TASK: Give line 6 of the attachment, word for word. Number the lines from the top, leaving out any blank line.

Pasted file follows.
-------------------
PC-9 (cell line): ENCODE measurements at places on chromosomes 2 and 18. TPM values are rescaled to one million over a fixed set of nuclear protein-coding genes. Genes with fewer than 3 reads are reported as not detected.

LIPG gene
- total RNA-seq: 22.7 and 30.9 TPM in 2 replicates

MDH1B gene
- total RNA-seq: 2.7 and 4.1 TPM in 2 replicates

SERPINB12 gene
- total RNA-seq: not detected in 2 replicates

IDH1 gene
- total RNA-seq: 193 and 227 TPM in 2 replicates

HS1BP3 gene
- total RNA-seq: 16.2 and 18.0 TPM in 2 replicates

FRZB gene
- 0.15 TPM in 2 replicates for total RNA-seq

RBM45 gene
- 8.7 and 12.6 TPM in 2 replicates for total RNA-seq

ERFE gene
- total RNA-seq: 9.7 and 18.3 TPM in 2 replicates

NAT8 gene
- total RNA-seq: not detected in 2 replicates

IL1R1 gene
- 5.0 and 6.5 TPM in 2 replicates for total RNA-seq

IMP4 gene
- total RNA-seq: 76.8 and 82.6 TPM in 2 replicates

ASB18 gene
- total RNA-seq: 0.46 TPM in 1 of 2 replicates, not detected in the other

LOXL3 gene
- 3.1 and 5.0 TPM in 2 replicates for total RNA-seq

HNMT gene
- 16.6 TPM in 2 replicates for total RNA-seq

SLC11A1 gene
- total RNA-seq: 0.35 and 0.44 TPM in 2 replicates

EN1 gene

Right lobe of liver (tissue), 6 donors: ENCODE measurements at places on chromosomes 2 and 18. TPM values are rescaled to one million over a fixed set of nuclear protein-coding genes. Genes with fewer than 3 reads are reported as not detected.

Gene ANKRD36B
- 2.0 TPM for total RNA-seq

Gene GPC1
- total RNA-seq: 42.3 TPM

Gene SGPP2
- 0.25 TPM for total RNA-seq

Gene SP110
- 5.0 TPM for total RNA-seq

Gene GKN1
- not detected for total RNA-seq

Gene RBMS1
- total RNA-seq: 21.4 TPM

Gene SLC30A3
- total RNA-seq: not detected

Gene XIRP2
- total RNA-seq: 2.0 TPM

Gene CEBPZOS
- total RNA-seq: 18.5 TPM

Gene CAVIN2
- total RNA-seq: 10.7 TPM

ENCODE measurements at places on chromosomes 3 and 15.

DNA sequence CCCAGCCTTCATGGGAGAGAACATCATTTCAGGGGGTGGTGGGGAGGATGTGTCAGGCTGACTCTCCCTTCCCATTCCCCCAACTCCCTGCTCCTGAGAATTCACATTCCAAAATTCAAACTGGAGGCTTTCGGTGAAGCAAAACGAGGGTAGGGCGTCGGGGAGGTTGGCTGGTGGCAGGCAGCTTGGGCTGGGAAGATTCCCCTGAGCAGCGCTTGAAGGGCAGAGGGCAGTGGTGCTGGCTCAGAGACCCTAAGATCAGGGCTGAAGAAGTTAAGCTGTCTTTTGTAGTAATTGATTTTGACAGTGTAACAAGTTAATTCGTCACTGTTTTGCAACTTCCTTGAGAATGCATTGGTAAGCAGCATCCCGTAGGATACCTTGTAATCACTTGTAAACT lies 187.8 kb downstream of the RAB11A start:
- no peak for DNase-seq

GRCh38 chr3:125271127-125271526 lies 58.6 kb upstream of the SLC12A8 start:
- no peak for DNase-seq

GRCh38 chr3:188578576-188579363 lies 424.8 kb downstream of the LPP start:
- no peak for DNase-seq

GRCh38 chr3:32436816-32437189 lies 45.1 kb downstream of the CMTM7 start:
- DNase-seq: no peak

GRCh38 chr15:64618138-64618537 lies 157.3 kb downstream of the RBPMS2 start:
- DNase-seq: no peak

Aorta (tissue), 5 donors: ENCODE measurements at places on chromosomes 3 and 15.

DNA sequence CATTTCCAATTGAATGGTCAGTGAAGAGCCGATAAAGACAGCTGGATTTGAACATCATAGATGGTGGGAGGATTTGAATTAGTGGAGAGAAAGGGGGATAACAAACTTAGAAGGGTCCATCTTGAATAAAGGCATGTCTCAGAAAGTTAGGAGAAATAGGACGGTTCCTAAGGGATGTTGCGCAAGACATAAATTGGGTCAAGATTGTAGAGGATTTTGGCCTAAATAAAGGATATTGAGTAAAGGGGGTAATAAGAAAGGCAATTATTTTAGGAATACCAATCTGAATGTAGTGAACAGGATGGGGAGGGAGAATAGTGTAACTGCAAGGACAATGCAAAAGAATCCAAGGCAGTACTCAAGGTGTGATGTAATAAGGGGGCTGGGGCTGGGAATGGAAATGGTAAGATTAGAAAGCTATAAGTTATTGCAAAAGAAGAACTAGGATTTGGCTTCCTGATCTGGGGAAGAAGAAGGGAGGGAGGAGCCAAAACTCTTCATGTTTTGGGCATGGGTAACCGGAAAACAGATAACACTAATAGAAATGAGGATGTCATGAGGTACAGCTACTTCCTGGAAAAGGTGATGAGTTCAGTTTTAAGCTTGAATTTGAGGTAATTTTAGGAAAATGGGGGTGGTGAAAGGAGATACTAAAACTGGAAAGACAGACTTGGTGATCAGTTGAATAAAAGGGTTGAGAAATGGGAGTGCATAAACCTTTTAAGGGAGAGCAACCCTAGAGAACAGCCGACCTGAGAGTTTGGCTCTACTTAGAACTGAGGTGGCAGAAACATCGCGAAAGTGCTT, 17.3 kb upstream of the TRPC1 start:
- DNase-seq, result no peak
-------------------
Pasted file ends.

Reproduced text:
SERPINB12 gene